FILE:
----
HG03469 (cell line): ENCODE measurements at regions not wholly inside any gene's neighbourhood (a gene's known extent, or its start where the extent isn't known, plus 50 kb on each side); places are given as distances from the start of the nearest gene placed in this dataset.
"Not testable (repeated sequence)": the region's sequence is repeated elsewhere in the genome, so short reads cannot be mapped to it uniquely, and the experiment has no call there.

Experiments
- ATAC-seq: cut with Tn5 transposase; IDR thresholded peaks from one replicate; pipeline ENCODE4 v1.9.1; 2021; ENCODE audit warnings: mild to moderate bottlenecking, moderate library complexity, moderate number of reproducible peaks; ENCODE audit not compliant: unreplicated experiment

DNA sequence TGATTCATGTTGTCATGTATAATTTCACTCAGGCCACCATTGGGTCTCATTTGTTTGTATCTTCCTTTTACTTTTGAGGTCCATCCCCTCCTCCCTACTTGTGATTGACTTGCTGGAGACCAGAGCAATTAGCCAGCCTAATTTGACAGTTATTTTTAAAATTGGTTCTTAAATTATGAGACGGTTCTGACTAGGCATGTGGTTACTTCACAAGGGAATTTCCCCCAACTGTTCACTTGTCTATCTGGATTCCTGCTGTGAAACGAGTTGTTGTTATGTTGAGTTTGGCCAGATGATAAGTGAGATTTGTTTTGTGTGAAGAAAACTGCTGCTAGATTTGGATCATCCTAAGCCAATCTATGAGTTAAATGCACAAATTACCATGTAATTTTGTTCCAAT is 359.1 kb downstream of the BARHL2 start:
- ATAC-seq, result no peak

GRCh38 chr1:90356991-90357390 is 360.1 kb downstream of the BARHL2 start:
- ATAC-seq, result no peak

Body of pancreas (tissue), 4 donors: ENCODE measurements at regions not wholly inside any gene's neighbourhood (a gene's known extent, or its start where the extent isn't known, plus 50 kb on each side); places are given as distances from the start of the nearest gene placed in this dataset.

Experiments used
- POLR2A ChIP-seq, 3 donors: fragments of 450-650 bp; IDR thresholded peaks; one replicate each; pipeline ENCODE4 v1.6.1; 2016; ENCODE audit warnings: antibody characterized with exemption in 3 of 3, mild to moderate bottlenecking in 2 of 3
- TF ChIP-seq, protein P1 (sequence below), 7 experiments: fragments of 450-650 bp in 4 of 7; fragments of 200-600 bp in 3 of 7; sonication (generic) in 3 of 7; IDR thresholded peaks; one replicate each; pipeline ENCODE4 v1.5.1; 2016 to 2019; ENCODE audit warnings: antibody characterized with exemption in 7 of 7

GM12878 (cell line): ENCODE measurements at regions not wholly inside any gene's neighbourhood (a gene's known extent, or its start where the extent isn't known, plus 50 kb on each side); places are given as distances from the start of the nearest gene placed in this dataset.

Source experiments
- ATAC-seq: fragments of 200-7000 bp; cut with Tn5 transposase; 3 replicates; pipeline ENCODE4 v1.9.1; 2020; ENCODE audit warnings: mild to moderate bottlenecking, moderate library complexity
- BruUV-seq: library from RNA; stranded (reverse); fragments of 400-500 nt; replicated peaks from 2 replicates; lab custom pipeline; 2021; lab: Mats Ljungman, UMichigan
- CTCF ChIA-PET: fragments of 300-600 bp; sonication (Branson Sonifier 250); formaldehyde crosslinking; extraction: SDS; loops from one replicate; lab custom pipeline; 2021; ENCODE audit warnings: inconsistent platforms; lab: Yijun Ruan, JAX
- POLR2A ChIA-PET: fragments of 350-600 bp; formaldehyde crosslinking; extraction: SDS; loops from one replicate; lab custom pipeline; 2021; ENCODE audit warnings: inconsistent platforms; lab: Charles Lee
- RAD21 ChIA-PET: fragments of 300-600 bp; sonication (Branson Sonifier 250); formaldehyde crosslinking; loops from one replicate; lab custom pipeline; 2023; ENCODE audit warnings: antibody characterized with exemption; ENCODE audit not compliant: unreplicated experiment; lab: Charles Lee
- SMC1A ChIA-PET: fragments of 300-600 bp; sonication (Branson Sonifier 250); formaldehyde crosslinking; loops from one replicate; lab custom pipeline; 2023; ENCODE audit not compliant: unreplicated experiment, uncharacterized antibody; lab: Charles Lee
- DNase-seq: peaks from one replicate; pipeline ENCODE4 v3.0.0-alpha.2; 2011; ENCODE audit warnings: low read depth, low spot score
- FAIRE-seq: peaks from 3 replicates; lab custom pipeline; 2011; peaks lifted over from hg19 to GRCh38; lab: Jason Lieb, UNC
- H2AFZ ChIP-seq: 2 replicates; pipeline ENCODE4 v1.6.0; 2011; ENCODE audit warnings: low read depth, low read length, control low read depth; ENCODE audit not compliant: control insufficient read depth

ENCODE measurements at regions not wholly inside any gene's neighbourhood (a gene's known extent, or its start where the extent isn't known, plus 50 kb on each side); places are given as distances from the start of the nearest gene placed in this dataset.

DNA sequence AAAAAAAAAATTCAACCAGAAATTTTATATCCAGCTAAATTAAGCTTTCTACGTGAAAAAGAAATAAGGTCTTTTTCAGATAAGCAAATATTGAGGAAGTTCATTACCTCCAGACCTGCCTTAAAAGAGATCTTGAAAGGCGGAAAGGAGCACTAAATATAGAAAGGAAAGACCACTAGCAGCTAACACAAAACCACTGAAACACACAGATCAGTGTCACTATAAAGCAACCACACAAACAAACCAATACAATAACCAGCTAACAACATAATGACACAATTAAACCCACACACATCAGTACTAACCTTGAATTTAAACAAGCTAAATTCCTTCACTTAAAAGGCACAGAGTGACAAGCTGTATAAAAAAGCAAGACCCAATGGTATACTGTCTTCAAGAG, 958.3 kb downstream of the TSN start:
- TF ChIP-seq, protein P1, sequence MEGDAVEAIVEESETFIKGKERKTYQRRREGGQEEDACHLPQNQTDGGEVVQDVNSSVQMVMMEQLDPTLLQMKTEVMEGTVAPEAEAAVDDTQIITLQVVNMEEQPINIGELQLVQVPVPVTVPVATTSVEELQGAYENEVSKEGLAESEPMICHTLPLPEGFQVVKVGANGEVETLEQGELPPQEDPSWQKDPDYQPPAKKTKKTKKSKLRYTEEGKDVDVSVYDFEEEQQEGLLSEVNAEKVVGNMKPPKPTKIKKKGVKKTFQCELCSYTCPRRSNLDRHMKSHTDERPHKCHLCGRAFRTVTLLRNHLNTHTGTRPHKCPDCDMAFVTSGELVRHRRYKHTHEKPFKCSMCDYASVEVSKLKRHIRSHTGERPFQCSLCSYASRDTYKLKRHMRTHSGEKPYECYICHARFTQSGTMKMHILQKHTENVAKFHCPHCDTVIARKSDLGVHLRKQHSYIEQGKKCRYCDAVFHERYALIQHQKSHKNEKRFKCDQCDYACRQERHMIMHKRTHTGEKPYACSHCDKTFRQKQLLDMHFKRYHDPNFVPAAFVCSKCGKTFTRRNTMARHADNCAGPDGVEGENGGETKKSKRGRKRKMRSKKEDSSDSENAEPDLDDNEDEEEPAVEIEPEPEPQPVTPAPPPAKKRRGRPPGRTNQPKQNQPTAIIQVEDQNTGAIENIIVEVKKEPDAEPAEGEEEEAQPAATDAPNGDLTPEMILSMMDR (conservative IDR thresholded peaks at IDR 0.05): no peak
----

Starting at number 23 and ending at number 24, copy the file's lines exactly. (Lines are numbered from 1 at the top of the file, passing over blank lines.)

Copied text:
- H2AFZ ChIP-seq: 2 replicates; pipeline ENCODE4 v1.6.0; 2011; ENCODE audit warnings: low read depth, low read length, control low read depth; ENCODE audit not compliant: control insufficient read depth

ENCODE measurements at regions not wholly inside any gene's neighbourhood (a gene's known extent, or its start where the extent isn't known, plus 50 kb on each side); places are given as distances from the start of the nearest gene placed in this dataset.